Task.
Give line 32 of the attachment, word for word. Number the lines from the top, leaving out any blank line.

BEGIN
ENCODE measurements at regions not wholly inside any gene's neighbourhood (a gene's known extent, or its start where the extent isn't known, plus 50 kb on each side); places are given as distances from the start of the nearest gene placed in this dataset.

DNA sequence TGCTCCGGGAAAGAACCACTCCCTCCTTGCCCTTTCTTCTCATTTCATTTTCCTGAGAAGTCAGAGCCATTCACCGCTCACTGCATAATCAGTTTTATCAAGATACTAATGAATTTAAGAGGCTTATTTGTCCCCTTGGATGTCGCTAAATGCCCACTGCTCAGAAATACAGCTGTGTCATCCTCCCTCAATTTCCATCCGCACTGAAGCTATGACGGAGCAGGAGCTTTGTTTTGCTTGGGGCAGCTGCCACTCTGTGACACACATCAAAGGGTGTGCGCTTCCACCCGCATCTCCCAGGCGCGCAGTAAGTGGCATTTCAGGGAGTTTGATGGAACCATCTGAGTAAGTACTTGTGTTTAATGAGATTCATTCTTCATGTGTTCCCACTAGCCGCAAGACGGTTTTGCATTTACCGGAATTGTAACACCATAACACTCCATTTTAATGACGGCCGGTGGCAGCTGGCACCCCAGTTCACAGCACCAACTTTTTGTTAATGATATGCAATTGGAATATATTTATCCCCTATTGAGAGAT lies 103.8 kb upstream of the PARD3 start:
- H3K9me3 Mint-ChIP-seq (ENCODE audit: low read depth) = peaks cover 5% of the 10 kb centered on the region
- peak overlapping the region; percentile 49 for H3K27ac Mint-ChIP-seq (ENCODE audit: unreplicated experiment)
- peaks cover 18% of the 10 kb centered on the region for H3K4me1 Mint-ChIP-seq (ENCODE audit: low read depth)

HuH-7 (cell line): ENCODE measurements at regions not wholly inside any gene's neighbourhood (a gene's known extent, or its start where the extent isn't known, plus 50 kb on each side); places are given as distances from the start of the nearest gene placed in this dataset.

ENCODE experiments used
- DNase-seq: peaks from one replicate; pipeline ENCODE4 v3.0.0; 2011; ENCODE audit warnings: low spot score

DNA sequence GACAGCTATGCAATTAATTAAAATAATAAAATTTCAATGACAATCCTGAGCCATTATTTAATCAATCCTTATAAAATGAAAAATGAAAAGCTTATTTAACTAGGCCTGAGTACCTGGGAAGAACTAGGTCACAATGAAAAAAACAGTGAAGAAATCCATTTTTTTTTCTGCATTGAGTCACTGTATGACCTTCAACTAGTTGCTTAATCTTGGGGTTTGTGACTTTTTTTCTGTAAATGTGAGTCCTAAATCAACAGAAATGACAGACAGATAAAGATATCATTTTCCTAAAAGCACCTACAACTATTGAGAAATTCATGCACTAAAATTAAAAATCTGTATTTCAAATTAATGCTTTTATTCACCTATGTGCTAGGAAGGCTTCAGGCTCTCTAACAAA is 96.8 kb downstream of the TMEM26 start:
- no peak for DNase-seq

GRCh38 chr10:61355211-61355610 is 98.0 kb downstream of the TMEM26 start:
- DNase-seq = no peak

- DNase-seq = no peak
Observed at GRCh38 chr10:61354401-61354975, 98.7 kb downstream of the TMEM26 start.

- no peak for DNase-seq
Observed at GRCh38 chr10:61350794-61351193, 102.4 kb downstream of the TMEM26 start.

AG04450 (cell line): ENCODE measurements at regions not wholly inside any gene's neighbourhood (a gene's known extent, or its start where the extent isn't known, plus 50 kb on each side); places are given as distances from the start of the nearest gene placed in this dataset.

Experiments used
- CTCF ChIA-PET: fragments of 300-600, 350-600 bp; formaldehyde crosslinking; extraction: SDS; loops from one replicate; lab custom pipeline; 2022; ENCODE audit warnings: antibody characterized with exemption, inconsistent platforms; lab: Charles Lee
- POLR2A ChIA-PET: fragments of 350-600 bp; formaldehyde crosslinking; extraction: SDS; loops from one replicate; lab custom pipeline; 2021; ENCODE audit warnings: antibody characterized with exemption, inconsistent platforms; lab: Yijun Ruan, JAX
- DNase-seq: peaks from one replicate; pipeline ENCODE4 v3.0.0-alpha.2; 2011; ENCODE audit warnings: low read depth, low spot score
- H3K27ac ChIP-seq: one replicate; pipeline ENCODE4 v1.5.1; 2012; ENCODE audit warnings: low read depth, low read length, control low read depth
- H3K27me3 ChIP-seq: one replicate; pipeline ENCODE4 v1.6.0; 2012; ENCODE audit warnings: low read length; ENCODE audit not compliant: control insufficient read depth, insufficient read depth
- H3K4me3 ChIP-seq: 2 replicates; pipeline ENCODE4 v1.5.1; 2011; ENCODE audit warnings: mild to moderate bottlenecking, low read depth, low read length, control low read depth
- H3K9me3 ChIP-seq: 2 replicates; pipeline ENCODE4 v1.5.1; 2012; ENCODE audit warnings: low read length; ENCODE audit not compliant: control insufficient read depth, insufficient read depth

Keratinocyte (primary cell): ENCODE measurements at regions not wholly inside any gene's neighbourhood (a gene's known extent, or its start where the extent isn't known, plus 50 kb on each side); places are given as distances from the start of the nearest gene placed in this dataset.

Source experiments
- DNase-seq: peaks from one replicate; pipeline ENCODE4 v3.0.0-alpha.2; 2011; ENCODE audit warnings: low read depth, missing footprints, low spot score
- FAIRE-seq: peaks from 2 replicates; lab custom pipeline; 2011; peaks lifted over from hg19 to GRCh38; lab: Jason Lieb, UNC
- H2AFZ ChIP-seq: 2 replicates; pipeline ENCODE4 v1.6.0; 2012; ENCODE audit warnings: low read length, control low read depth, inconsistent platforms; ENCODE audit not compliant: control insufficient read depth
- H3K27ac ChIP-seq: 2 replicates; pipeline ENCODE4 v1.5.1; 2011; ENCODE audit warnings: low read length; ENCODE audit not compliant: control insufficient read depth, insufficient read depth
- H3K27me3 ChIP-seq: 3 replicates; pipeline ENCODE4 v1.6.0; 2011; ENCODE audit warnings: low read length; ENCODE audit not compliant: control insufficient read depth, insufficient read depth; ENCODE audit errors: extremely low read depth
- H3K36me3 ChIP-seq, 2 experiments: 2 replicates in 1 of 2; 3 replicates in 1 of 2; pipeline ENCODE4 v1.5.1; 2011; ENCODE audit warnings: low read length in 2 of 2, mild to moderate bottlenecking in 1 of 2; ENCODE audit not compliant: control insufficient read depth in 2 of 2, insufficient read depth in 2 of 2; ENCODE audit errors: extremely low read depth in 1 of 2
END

- H3K27me3 ChIP-seq: 3 replicates; pipeline ENCODE4 v1.6.0; 2011; ENCODE audit warnings: low read length; ENCODE audit not compliant: control insufficient read depth, insufficient read depth; ENCODE audit errors: extremely low read depth